William and Mary Law School

Two Weeks on Foreign Soil

     Today marks two weeks since I left the U S of A, and I’ve settled into life here
much more than I had when I made my last post.  As promised, I’ll talk a bit about
Evans’ work first, and save my cultural/personal observations for the end.
    Following the successes of his JusticeMaker project for IBJ, Evans has
undertaken an ambitious new project to establish twenty “people forums” throughout
his home district of Vihiga as well as in surrounding districts by the end of June. 
Currently operating through an NGO called NOVOK (National Organization of
Volunteers of Kenya), his continuing commitment to sharing information and
encouraging others to share his passion for justice is clear, and often sees him
working long weeks (conducting meetings on Saturdays!) and late evenings…I tag
along for most events, and we often arrive home after dark, much to his wife’s
chagrin. 
    The forums are part of the Western Kenya Rights Support Initiative
(implemented through NOVOK with the support of amkeniWaKenya and the UNDP), which
shares many of the same goals as Evans’ JusticeMakers project; namely to increase
political participation within rural and marginalized populations, to increase the
awareness of rights and the capability to monitor and report abuses, and to provide
a framework for discussing community problems  and proposing solutions.  Ideally,
the forums will ultimately also serve as a nexus for dialogue with members of local
government.  Evans envisions local Commissioners (executive branch administrators)
being invited to and attending future meetings, where citizens would have the
opportunity to bring forth problems and possible solutions and hear the
Commissioner’s responses.  Admittedly, this process may not always be sunshine and
rainbows, with Evans suggesting that, “Sometimes they might hear things they don’t
want to hear.”  However, it’s the dialogue that remains the most important focus,
potentially allowing citizens access to a political process that has historically
been unresponsive to their needs.
    Drawing on many contacts that he made during his IBJ project to help
mobilize people, groups congregate in churches or schools and wait patiently for
Evans to arrive and explain the project’s goals and structure.  My role in this is
to (sometimes) help hang the banner proclaiming, “Human Rights: Dignity and Justice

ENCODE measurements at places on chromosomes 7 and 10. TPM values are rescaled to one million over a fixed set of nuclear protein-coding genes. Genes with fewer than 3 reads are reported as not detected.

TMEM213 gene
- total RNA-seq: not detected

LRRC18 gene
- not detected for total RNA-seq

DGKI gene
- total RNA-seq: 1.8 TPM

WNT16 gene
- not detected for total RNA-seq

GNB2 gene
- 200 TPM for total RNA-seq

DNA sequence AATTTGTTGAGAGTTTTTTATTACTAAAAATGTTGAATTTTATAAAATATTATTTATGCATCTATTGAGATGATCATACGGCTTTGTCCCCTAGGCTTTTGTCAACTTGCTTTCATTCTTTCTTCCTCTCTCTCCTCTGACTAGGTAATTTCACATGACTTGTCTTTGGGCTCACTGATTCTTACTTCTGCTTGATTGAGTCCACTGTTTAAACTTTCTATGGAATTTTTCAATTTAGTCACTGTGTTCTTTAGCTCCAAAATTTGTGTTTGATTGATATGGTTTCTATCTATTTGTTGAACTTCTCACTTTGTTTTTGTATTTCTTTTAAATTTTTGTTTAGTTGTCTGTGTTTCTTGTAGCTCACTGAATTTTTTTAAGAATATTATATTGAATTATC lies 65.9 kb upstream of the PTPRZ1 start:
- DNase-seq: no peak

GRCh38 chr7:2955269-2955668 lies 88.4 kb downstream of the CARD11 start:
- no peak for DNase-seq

for You,” as well as to sit at the front of the forum and eventually introduce
myself and try to explain my presence as a future lawyer interested in justice at
home as well as internationally.  Yesterday I invited people to ask any questions
they wanted, and the first one (from an old lady, no less!) was, “Are you married?” 
Not what I expected when I made the invitation!
    Though still largely in the formation phase, some successes are already
materializing.  The initial meeting sets up a governance structure for the group
with the election of four officers – a Convener, Chairperson, Secretary, and
Treasurer.  After that, they’ll be in charge of calling their own meetings, and
coming to each one prepared with an agenda of items for discussion.  As long as the
group holds up its duty to meet twice a month from now until March 2011, NOVOK will
continue to provide a small “transportation” fund to be split equally among all
attendees (incentive is apparently a universal language, i.e. I’m thinking of pizza
lunch lectures at the law school…).  Yesterday, a group on its first independent
meeting decided to focus on the rights of elderly people to periodically receive
government aid in the form of food.  Apparently, the aid is supposed to be provided
to them, but often never arrives and is presumably lost somewhere along the delivery
channels.  The group was able to get a local administrative official on the phone,
and discuss the problem with him as a group and press him for assurance of delivery
in the future.  I am very interested to see what other groups choose to focus on in
their meetings, particularly in the realm of problems with the judicial system.  I
have been working on my first written work for IBJ, which tracks pretty closely
some of the things already related in this post, and hopefully I will be able to
submit that to them by next week.
    I am anxiously counting down the days to the World Cup, which is now just
two days away!  People here seem excited, but I think they’d be more pumped if Kenya
were participating.  I am taking a short hiatus from Kenya to head down to South
Africa myself (with the prior approval of my supervisors, or course) starting next
week, and I pretty much couldn’t be more excited.  I have my USA jersey all ready to
go…
    My cultural observation of the week:  I can see why Kenya produces awesome
marathon runners.  The trip to and from the office sometimes involves very fast
walking (borderline jogging) up and down very very steep inclines – a dose of cardio
to start the day.  Even Evans’ ten year old daughter walks fast enough to easily beat
me in a race, probably on one foot and without breaking a sweat.  That’s another thing
– most people wear long sleeves, probably with a jacket or blazer over top, and they
don’t seem to get hot!  It’s amazing – I’ll arrive at the office drenched in sweat,
like I just went for a run, and Evans looks like he just strolled in from a car that’s
parked right outside! 
     Lastly, I’ve discovered that (not coincidentally I’m sure) the word “muzungu,” in
addition to meaning European or just white person in general, also means “newborn
baby.”  Sweet comparison, right?
    I apologize that there are no pictures again this week - I tried to upload some
earlier but it was taking FOR-EV-ER, so I'll try again soon! 

     Hope you all noted that Joe Biden is here this week, so I'm in good company.